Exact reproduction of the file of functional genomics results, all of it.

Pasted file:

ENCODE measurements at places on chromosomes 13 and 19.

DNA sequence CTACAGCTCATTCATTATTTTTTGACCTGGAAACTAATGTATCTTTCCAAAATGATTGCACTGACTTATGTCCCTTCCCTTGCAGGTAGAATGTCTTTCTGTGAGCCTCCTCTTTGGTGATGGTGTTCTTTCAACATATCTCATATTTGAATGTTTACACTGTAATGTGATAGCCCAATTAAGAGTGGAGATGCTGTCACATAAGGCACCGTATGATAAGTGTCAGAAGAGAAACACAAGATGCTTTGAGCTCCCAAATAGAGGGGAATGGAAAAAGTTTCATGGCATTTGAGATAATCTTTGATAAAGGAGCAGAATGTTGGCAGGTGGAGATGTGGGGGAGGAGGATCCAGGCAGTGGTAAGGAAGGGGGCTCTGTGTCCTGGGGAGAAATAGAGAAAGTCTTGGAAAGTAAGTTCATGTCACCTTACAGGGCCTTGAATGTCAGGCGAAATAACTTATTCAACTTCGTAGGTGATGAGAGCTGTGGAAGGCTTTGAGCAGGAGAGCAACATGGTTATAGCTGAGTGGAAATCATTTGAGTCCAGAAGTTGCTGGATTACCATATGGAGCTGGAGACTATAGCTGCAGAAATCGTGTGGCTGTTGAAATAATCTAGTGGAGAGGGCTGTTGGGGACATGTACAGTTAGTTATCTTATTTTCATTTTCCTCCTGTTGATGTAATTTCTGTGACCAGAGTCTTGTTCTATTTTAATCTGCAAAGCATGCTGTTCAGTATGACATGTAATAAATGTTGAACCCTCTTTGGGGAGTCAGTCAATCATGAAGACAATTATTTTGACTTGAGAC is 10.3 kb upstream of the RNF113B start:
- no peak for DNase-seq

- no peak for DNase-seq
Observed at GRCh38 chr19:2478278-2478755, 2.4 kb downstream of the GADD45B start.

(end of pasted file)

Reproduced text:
ENCODE measurements at places on chromosomes 13 and 19.

DNA sequence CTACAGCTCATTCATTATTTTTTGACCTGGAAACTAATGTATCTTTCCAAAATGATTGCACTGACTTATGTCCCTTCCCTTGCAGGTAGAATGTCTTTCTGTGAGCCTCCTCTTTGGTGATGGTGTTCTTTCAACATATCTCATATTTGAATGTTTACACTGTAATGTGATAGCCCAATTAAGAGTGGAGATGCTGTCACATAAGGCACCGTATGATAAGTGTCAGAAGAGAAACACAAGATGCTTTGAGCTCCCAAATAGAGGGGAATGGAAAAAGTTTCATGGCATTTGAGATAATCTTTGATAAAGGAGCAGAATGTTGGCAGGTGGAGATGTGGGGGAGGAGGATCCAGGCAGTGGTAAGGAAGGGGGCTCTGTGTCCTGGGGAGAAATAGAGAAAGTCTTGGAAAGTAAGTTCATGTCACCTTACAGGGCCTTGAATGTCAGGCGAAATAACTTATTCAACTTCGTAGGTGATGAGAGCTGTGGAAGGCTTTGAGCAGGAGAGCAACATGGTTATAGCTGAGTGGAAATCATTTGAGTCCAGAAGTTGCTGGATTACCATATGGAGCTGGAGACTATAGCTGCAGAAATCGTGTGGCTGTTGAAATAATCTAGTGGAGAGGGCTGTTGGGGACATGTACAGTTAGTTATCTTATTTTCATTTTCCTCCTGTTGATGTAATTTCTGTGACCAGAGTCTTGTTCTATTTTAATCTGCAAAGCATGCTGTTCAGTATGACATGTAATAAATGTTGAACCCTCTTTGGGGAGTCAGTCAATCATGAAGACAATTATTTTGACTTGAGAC is 10.3 kb upstream of the RNF113B start:
- no peak for DNase-seq

- no peak for DNase-seq
Observed at GRCh38 chr19:2478278-2478755, 2.4 kb downstream of the GADD45B start.